Back in June I listened to Faithful Place by Tana French. What I love about French is that she writes dark, literary crime novels that share a lot of the appeal of the popular Nordic Noir, but with more subtle psychological suspense and less in your face violence. The other thing I enjoy with her books is that they are NOT a series. Both as a reader and as a librarian, I can have someone pick up any of her three books. There is no worry about the order here.
Here the plot involves Frank Mackey, the head of the Dublin Undercover unit, who 22 years ago left his family and old life behind, but is forced to return home when the suitcase of Rosie, the girl he had planned to run away with 22 years ago is discovered. Did she stand Frank up back then as he has thought all this time, or did some harm come to her? Frank must help solve the case and confront his family; a family he has ignored for two decades. Can he survive, both physically and emotionally, being drawn back into the drama of Faithful Place?
Last year I read French's debut novel In the Woods, and looking back, I was surprised by how much of what I said about the appeal of that novel applies here too:
In the Woods can best be described as: police procedural meets psychological suspense. This is a dark book, with an extremely flawed narrator. Bad things are happening here and even when the crime is "solved," no one is satisfied; in fact, just about everyone involved with the case has been ruined as a result of the investigation. And the kicker is, you know that it will not end well from the start, but you are so compelled by the complex plot, the interesting, 3-dimensional characters and their interactions that you cannot look away. I found myself cleaning out a closet, just so I could have 1 hour to myself to listen to this novel. I was completely absorbed by the story, the atmosphere, and the characters. Even when not much was happening, I needed to keep listening. It was a bit scary, like an addiction.That's the thing about French, it is how her books make you feel that is way more important than what happens. Her books are well plotted police procedurals, but the mysteries are not always solved, and if they are, the bad guy does not always get brought to justice. You are not quite sure what to expect. With the number of suspense books I read, this is a huge compliment. It is no wonder that her books end up on every award and best books list each time she writes a new one.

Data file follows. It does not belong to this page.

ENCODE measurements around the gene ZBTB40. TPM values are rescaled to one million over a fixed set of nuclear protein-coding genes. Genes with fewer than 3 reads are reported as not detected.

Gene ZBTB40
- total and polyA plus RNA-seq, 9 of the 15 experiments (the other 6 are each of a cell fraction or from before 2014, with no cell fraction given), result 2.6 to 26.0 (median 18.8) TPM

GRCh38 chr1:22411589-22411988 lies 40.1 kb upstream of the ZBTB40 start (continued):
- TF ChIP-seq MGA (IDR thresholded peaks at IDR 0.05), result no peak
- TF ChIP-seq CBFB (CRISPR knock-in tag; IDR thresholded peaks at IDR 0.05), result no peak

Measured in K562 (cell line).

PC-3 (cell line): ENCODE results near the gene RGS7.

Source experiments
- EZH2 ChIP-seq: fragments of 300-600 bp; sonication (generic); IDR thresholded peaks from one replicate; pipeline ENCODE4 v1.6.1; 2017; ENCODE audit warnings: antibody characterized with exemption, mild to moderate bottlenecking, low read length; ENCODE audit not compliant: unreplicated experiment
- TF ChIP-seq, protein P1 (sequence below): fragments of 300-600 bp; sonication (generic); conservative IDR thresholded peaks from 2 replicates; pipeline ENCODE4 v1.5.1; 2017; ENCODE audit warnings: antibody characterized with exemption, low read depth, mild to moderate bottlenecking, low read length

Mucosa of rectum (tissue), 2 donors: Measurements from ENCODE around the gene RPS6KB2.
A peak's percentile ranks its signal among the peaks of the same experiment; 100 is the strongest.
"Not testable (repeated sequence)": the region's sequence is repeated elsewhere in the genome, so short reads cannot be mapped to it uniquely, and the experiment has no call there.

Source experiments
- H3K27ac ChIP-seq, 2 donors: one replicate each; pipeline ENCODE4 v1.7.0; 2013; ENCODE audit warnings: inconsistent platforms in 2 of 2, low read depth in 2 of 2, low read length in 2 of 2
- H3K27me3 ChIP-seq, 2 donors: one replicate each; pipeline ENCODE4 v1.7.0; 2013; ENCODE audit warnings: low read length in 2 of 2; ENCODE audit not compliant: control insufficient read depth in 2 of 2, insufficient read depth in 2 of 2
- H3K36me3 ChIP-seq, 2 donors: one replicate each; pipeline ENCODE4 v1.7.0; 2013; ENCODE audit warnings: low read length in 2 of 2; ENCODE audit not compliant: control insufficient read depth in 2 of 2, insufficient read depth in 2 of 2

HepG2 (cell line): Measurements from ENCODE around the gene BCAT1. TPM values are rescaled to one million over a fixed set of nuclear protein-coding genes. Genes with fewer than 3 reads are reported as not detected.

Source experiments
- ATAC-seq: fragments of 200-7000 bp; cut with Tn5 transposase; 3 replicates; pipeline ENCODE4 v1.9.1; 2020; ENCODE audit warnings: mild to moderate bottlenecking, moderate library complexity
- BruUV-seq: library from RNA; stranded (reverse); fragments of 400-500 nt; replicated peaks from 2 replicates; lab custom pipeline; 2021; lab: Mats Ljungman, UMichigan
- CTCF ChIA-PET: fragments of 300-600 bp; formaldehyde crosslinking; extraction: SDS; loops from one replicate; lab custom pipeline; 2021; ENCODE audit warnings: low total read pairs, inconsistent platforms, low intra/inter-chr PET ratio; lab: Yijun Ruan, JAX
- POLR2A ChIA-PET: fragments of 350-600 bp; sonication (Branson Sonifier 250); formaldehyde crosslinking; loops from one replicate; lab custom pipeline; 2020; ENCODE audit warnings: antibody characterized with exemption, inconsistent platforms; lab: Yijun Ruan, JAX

I also especially enjoy how she includes the politics behind the scenes at police headquarters, class issues (which are huge in these books), violence, especially between family and loved ones, the deep characterizations, and the emotion she brings out in her characters and the reader.
For example, there is an amazing extended scene at a wake in Faithful Place in the middle of the novel that reveals so much about the characters and the story without much happening, as well as an emotionally raw conversation between Frank and his ex-wife toward the end of the book. All of this detail could easily bog down the pacing, but it does not. This novel may be dark, atmospheric, and unsettling, but it is also steadily paced.
In the two books I have read by French, she also uses a case from the past to draw ties to the present. In both cases, the past case was also connected to the lead investigator. I found this a compelling plot device in both cases. The sense of place is also huge. I could see, smell, and hear the neighborhood of Faithful Place. I was there with Frank, even though I nave never been to Dublin.
Three Words That Describe This Book: unsettling, psychological suspense, family
Where This Book Took Me (Summer Reading Feature): Working-Class Dublin
Readalikes: Kate Atkinson also has the past intrude upon her literary, atmospheric, crime novels featuring Jackson Brodie. Fans of French or Atkinson would enjoy the other. Click here to see what I have had to say about Atkinson in the past.
Also, click here for my report, with tons of readalikes from when I read French's first novel, In the Woods.
I also think people who like the unsettling psychological suspense of Peter Abrahams (try, Oblivion) or Ruth Rendell (try, 13 Steps Down) would find enjoyment in French. But if you like the atmosphere of French but want a little more meat to the police procedural part of the plot, I suggest Tess Gerritsen (try, The Keepsake), C. J. Box (try, Blue Heaven) or John Lescroart (try, Dead Irish).